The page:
By contrast, the Muslim Brotherhood, Egypt's largest and best organized political group, was officially banned under Mubarak but established a nationwide network of activists who built a reputation for offering services to the poor. After Mubarak's fall, the group's Freedom and Justice Party campaigned successfully, their organisation and name-recognition giving them a big advantage over newly-formed liberal parties.

Stakes are particularly high since the new parliament is supposed to oversee writing a new constitution.

On Friday the election commisosion said that more than 8 million eligible voters - 62 percent - participated in the first round. But it announced final results in only a few races. It remains unclear when complete final results will be released.

This week's vote, held in nine provinces, will determine about 30 percent of the 498 seats in the People's Assembly, parliament's lower house. Two more rounds, ending in January, will cover Egypt's other 18 provinces.

The Telegaph
kuffardom westrns ratdes started whinings agian. its egyptian ummah brotherhoods business to returning to truth path methods of islamic or not.

beside, salafi and ikhwan forming two separate political bloc.

also, what these kuffar ratdes writings with restriction of freedom blah blah. which where place not restricting freedom? even WAFF contain rule - inclusive of rule regulation mean restriction of freedom by default. dumby kuffardom.

===========================================
I am old Christiankiller
Sorry for offensive to our good religion christian brothers
I am not hating christians
Quote
Like
Share

Joined: July 10th, 2011, 4:30 pm

December 4th, 2011, 12:12 pm #10

By Telegraph reporter and agency in Cairo 10:48AM GMT 03 Dec 2011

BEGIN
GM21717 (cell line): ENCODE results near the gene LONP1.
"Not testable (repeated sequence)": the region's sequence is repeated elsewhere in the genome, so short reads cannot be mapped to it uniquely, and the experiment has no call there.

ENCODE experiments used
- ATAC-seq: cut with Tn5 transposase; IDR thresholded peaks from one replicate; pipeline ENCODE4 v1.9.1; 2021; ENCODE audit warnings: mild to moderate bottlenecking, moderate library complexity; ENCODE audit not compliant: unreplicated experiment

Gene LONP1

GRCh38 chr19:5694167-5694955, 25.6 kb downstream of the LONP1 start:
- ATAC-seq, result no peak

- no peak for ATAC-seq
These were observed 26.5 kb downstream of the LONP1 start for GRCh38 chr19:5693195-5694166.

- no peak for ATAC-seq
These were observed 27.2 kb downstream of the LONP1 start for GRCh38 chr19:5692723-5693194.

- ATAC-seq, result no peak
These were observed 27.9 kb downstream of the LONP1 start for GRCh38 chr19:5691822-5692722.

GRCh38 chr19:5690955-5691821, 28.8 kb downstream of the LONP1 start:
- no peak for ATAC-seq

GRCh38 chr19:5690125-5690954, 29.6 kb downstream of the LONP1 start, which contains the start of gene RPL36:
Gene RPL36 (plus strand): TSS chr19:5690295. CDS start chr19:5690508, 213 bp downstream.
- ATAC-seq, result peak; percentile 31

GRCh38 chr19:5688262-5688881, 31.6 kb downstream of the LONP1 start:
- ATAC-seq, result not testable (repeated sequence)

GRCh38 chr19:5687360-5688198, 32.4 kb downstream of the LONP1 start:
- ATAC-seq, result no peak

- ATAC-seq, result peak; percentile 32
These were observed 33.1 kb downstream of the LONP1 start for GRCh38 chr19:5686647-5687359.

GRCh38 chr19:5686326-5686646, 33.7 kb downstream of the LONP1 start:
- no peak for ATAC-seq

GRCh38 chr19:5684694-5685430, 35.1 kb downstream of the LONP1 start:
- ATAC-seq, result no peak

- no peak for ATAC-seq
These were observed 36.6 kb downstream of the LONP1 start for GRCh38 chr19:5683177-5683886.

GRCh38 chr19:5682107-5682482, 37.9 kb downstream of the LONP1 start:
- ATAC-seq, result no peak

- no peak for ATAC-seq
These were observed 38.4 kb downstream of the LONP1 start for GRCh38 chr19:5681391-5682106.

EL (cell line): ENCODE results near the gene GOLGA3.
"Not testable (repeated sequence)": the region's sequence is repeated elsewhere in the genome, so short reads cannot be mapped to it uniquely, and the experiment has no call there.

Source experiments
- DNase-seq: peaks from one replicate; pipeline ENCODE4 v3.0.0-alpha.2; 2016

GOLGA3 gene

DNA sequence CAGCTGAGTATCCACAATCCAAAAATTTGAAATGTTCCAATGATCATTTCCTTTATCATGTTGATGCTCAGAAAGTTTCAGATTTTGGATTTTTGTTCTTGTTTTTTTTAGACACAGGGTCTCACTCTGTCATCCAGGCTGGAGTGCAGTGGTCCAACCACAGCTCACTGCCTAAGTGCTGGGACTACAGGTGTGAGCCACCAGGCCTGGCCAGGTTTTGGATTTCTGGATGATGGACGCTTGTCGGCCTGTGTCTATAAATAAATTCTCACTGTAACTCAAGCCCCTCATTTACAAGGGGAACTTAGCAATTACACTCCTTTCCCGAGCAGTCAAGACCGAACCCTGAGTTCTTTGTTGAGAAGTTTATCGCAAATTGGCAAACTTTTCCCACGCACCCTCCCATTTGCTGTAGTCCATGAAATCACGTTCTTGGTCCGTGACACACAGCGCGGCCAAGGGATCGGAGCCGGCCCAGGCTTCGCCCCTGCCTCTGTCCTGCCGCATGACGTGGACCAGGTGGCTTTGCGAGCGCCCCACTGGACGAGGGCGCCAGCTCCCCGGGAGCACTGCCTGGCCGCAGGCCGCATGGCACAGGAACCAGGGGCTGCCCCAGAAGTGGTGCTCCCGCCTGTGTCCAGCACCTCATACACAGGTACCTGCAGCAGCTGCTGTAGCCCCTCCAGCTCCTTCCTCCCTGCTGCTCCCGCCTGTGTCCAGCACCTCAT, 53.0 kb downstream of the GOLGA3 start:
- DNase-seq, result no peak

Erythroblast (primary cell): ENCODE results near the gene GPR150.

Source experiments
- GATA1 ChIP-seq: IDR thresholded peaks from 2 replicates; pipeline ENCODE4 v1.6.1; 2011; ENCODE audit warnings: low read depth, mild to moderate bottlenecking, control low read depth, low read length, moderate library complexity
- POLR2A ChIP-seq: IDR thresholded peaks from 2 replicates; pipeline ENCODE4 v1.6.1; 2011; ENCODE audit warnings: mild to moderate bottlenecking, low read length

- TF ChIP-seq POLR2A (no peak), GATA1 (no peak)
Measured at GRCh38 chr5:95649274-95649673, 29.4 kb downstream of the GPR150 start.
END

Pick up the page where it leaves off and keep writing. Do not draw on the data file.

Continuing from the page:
Leaked results showed that religious parties, including hardliners, have won a clear majority of the parliamentary seats contested. Their success comes at the expense of the liberal activist groups that led the uprising against the former president Hosni Mubarak earlier this year.

The election commission said on Friday that 62 percent of eligible voters cast ballots for nearly a third of the seats in Egypt's parliament, in the highest turnout in modern history.

Only a trickle of results had been announced by Friday. Voting in the complex election will not be completed until the end of January.

But Egypt's Islamists appear increasingly confident that they are coming out on top, with some even outlining plans for a strict brand of religious law which could limit personal freedoms and put the nation on the road to becoming an Islamic state.

The Muslim Brotherhood, regarded as pragmatists, appeared poised to take the largest share of votes, as much as 45 percent. The surprise winner in the election appeared to be the much more hardline Nour Party. Leaks showed it could win as much as a quarter of the house, putting it in a powerful position to influence the agenda for debate.

The party espouses a strict interpretation of Islam in which democracy is subordinate to the Koran.

The party represents Egypt's Salafists and members speak openly about their aim of turning Egypt into a state where personal freedoms, including freedom of speech, women's dress and art, are constrained by Islamic law.

Thousands of protesters at the massive street demonstrations in January and February were calling for such freedoms.

The Nour Party only reluctantly included women as candidates, to comply with election regulations. It put women at the bottom of its lists, represented by flowers since women's photos were deemed inappropriate. It has only recently entered politics.

By contrast, the Muslim Brotherhood, Egypt's largest and best organized political group, was officially banned under Mubarak but established a nationwide network of activists who built a reputation for offering services to the poor. After Mubarak's fall, the group's Freedom and Justice Party campaigned successfully, their organisation and name-recognition giving them a big advantage over newly-formed liberal parties.

Stakes are particularly high since the new parliament is supposed to oversee writing a new constitution.

On Friday the election commisosion said that more than 8 million eligible voters - 62 percent - participated in the first round. But it announced final results in only a few races. It remains unclear when complete final results will be released.

This week's vote, held in nine provinces, will determine about 30 percent of the 498 seats in the People's Assembly, parliament's lower house. Two more rounds, ending in January, will cover Egypt's other 18 provinces.

The Telegaph